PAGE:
Congress adopts Olive Branch Petition

Congress adopts Olive Branch Petition


We are searching data for your request:

Forums and discussions:
Manuals and reference books:
Data from registers:
Wait the end of the search in all databases.
Upon completion, a link will appear to access the found materials.

On July 5, 1775, the Continental Congress adopts the Olive Branch Petition, written by John Dickinson, which appeals directly to King George III and expresses hope for reconciliation between the colonies and Great Britain. Dickinson, who hoped desperately to avoid a final break with Britain, phrased colonial opposition to British policy as follows: “Your Majesty’s Ministers, persevering in their measures, and proceeding to open hostilities for enforcing them, have compelled us to arm in our own defence, and have engaged us in a controversy so peculiarly abhorrent to the affections of your still faithful Colonists, that when we consider whom we must oppose in this contest, and if it continues, what may be the consequences, our own particular misfortunes are accounted by us only as parts of our distress.”

By phrasing their discontent this way, Congress attempted to notify the king that American colonists were unhappy with ministerial policy, not his own. They concluded their plea with a final statement of fidelity to the crown: “That your Majesty may enjoy long and prosperous reign, and that your descendants may govern your Dominions with honour to themselves and happiness to their subjects, is our sincere prayer.”

By July 1776, the Declaration of Independence proclaimed something very different: “The history of the present King of Great Britain is a history of repeated injuries and usurpations, all having in direct object the establishment of an absolute Tyranny over these States.” Congress’ language is critical to understanding the seismic shift that had occurred in American thought in just 12 months. Indeed, Congress insisted that Thomas Jefferson remove any language from the declaration that implicated the people of Great Britain or their elected representatives in Parliament. The fundamental grounds upon which Americans were taking up arms had shifted. The militia that had fired upon Redcoats at Lexington and Concord had been angry with Parliament, not the king, who they still trusted to desire only good for all of his subjects around the globe.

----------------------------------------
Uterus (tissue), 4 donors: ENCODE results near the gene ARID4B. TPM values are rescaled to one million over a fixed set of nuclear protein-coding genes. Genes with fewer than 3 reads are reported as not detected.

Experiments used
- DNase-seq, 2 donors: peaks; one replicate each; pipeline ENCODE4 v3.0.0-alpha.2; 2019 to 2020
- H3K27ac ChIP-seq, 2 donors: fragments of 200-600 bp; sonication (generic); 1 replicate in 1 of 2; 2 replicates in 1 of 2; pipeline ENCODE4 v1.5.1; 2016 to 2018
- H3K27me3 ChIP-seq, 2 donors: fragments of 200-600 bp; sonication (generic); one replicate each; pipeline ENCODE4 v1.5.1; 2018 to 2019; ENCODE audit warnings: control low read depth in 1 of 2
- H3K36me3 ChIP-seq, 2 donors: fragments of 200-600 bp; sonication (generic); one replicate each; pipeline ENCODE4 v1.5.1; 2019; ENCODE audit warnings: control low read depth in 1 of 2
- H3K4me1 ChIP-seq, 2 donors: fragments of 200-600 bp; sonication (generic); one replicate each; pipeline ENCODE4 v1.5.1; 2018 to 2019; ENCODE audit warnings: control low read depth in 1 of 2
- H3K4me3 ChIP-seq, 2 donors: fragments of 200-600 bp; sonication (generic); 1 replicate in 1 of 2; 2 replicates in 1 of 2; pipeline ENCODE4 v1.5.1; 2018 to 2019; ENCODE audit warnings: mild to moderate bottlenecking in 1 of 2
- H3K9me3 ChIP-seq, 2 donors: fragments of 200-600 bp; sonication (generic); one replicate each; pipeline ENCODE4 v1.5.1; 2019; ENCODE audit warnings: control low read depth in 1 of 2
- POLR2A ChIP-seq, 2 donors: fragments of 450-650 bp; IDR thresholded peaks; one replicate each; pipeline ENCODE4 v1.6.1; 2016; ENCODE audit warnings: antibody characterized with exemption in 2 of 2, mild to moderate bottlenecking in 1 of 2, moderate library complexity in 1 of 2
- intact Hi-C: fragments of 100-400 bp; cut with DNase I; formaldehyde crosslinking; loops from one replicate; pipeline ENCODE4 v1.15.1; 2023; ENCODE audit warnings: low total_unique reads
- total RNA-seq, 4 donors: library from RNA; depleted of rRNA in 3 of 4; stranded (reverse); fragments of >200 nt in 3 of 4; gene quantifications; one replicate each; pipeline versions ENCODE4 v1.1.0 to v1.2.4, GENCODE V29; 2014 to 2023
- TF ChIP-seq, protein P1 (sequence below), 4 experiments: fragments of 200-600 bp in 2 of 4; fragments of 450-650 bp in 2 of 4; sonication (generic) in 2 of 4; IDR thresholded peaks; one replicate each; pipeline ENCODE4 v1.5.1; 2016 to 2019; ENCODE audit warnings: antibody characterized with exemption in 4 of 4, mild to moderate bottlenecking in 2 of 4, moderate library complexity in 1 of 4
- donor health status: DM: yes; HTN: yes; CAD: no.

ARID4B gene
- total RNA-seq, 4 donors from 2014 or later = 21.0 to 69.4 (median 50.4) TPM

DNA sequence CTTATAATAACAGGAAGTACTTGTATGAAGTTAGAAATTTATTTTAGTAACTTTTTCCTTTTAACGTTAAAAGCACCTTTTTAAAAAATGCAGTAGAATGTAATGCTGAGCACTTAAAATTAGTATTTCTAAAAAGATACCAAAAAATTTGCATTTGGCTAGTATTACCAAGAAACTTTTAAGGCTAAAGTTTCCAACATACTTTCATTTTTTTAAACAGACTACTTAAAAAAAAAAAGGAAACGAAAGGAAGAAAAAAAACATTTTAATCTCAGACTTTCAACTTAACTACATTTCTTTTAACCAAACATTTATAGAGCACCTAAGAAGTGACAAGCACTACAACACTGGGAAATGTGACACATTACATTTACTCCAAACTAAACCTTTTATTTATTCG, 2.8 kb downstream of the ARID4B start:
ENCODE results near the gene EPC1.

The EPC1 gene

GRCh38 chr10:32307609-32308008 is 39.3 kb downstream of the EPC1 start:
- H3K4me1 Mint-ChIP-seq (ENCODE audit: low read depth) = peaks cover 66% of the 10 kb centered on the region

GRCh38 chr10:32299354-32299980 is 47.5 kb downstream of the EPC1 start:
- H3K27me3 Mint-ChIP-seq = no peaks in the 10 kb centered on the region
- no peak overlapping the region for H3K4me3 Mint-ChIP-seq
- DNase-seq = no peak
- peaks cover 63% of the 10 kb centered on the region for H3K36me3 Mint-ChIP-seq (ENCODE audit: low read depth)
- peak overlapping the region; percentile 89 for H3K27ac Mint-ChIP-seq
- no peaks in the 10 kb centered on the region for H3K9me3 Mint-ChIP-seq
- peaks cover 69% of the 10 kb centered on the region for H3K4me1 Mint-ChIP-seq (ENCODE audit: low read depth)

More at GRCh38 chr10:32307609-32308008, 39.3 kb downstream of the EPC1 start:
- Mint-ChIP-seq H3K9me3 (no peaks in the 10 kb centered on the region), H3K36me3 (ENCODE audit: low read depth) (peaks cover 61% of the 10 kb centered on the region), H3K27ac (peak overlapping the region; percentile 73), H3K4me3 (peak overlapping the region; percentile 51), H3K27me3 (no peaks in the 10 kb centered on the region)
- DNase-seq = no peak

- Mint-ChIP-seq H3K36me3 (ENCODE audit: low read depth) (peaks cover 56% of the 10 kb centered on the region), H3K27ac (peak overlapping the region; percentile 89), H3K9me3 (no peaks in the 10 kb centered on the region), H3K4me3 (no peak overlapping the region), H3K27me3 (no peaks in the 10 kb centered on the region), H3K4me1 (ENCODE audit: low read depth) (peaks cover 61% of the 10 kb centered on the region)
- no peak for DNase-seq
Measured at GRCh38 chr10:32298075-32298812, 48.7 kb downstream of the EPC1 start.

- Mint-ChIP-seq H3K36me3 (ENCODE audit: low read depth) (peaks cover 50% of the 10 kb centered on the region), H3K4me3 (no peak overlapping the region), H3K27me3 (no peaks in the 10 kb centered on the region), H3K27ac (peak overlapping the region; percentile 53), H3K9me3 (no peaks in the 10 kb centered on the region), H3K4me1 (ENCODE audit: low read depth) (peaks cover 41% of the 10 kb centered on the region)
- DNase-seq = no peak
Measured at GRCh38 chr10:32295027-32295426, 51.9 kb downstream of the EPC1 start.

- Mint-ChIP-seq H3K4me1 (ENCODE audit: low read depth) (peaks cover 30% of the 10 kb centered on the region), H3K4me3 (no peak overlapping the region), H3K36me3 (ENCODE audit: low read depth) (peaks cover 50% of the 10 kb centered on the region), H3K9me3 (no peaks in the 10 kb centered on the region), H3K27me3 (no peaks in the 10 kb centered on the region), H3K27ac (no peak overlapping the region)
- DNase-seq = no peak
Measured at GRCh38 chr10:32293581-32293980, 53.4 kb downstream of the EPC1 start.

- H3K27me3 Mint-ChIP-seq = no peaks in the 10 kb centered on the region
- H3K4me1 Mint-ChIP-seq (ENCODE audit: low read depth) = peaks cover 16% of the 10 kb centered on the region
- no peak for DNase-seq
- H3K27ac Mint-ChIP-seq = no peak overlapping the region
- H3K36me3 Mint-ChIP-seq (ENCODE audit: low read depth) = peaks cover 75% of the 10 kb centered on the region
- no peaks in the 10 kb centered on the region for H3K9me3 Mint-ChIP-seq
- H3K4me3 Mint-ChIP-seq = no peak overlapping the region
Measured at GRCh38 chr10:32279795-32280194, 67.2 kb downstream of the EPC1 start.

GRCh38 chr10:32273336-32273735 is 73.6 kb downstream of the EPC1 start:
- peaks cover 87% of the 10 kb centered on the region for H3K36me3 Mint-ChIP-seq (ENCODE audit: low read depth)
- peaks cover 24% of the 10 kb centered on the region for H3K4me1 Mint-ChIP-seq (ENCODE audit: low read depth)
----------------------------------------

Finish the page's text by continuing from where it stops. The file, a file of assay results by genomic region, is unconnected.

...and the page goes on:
This belief changed after King George refused to so much as receive the Olive Branch Petition. Patriots had hoped that Parliament had curtailed colonial rights without the kings full knowledge, and that the petition would cause him to come to his subjects’ defense. When George III refused to read the petition, Patriots realized that Parliament was acting with royal knowledge and support. Americans’ patriotic rage was intensified by the January 1776 publication by English-born radical Thomas Paine of Common Sense, an influential pamphlet that attacked the monarchy, which Paine claimed had allowed crowned ruffians to impoverish the nation and set it together by the ears.

READ MORE: American Revolution: Causes and Timeline


American Revolution Podcast


We last left the Continental Congress a few weeks ago, having authorized the Continental Army and appointing its top commanders. Having shipped Washington and company off to war, Congress continued with its work overseeing prosecution of the war.

On June 27, 1775, Congress reversed its position on having Allen and Arnold retreat to the south of Lake Champlain. Instead it authorized them to go on the offensive invade Canada. Three days later, Congress formally adopted Articles of War for the new Continental Army. The articles were pretty standard, banning bad behavior or desertion, and requiring officers and men to obey their superiors- stuff like that. Congress also authorized attempts to form alliances with Indian Nations, in order to prevent them from allying with the British.

Around this same time, Congress received and condemned Parliament’s Restraining Acts barring the colonies from engaging in any trade with anyone outside the Empire. In short, Congress was getting everything onto a war setting with Britain.

Olive Branch Petition

Even so, many delegates still hoped to end the war peacefully through negotiation. On July 5th, Congress adopted yet another petition to the King, known to history as the Olive Branch Petition. This was primarily the work of Pennsylvania delegate John Dickinson, though Benjamin Franklin, John Jay, John Rutledge and Thomas Johnson also served on the drafting committee. No one from New England served on the committee. Several sources indicate that Thomas Jefferson drafted the original version of the petition. I have found no basis for this assertion. Jefferson did not sit on the draft committee, did not even arrive in Congress until several weeks after the draft committee had formed. When he did arrive, he immediately set to work drafting the Declaration on Taking up Arms, that I will discuss next. It seems that some books are confusing the drafting of these two documents.

Olive Branch Petition Signature Page (from Wikimedia)